Join Me for TechEXtra21 on Oct 15: Running a 380 fp32 petaFLOPS GPU Burst for Multi-Messenger Astrophysics With IceCube
Estimated reading time: 4 minutes
Register for the Running a 380PFLOP32s GPU Burst for Multi-Messenger Astrophysics With IceCube event to be held Friday, October 15, at 1:30 p.m. ET.
By Igor Sfiligoi, Lead Scientific Software Developer and Researcher at UCSD-SDSC
The IceCube Neutrino Observatory is the National Science Foundation’s premier facility to detect neutrinos and a pillar of the Windows on the Universe – Multi-Messenger Astrophysics (WoU-MMA) program, one of the NSF’s 10 Big Ideas.
The detector is composed of more than 5,000 optical sensors buried deep in the ice at the South Pole. Understanding the properties of ice as a natural medium is paramount to science, as one observes drastic changes in the reconstructed position of detected neutrinos with different ice models.
The problem, however, is too complex for a parameterized approach. So, brute-force photon propagations, also known as ray-tracing simulations, are used instead. Because ray-tracing applications are notoriously well-suited for GPU computing, IceCube’s code is optimized for that platform.
In an effort to both support the IceCube science and explore the feasibility of large-scale high-throughput computing (HTC) in the cloud, the NSF-awarded grant funding to support IceCube simulations using cloud computing.
We executed a series of runs where we aggregated several fp32 exaFLOP hours worth of GPU computing across multiple commercial cloud providers and used those to run the IceCube simulations to produce the much-needed calibration data. Given the exploratory nature of work, each run explored different aspects of the infrastructure provisioning and operation, with the end result being complete commoditization of the process.
A Closer Look at Each Cloud Run
The first cloud run was focused on sheer size and provisioning speed. In a matter of hours, we harvested all available-for-sale GPUs across Amazon Web Services, Microsoft Azure, and Google Cloud Platform – reaching over 51K GPUs total and 380 fp32 petaFLOPS, with GPU types spanning the full range of generations from the NVIDIA GRID K520 to the most modern NVIDIA T4 and V100. While we did not sustain the peak for very long, this was – at peak – the most performant cloud-based compute pool ever to be created.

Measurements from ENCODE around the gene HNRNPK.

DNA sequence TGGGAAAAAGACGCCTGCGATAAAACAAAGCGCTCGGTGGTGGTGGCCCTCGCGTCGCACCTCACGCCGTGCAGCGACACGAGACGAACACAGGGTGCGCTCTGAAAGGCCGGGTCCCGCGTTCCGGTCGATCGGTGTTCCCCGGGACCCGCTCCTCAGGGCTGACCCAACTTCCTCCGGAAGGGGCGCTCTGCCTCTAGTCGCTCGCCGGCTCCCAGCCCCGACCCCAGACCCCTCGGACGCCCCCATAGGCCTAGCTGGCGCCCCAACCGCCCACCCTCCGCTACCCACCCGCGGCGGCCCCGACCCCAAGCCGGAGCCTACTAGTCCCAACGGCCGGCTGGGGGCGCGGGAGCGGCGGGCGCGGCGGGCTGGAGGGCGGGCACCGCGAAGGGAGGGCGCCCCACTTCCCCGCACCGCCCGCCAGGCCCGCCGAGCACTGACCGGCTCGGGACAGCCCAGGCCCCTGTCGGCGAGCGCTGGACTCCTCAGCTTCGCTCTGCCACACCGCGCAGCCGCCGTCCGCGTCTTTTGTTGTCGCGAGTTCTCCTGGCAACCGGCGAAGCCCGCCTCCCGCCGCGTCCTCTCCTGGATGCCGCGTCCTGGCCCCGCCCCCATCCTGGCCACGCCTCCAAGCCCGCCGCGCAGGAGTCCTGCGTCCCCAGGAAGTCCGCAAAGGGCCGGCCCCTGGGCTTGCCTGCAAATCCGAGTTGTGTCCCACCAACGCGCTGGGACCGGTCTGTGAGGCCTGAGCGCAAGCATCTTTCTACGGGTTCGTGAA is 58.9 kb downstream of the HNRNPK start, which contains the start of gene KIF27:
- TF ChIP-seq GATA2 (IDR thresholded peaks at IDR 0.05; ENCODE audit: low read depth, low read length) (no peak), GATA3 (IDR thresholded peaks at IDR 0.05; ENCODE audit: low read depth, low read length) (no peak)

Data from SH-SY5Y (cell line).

The second run was aimed at demonstrating the feasibility of cloud computing in a more production-like setting, including using on-premises data sources, provisioning only cost-effective compute resources, and sustaining the peak performance for a significantly longer period of time. The provisioned pool was unsurprisingly smaller, but still reached about 170 fp32 petaFLOPS and was sustained for a whole workday, integrating about one fp32 exaFLOP hour of compute and delivering about 50% more science output compared to the first run.
The third run was instead focused on exploring the feasibility of using dedicated network paths for routing IceCube data artifacts back to on-premises storage. The primary driver for this work was the high connectivity fees imposed by the cloud providers, although dedicated network paths do offer other potential benefits, too. We executed this run in collaboration with both local networking groups and Internet2, delivering 130 terabytes of data to on-premises storage and integrating about 200 fp32 petaFLOP hours in the process.
All of the previous runs used ad-hoc setups, at least partially, to minimize the risks inherent in exploratory work. We thus finished the series by exposing the cloud resources through a standard OSG Compute Entrypoint (CE) and expanded the regular IceCube HTCondor pool with up to 2K GPUs, integrating 16K GPU days or about 3.1 fp32 exaFLOP hours of compute over a period of two weeks. We are thus confident that we can support cloud-based computing for IceCube, and indeed for most OSG communities, on a regular basis if funding for cloud resources was available.
Join Me for the Talk
I hope you will join me on Friday, October 15, at 1:30 p.m. ET as I share more details about these exploratory IceCube simulations using cloud compute, including the outcomes and costs incurred.
More About TechEXtra21
TechExtra21 offers a wide selection of opportunities for the Internet2 and InCommon technical community to convene virtually through small bites of the Technology Exchange experience that is dubbed “TechEXtras.” View the TechExtra 21 schedule or submit a proposal to round out our fall programming!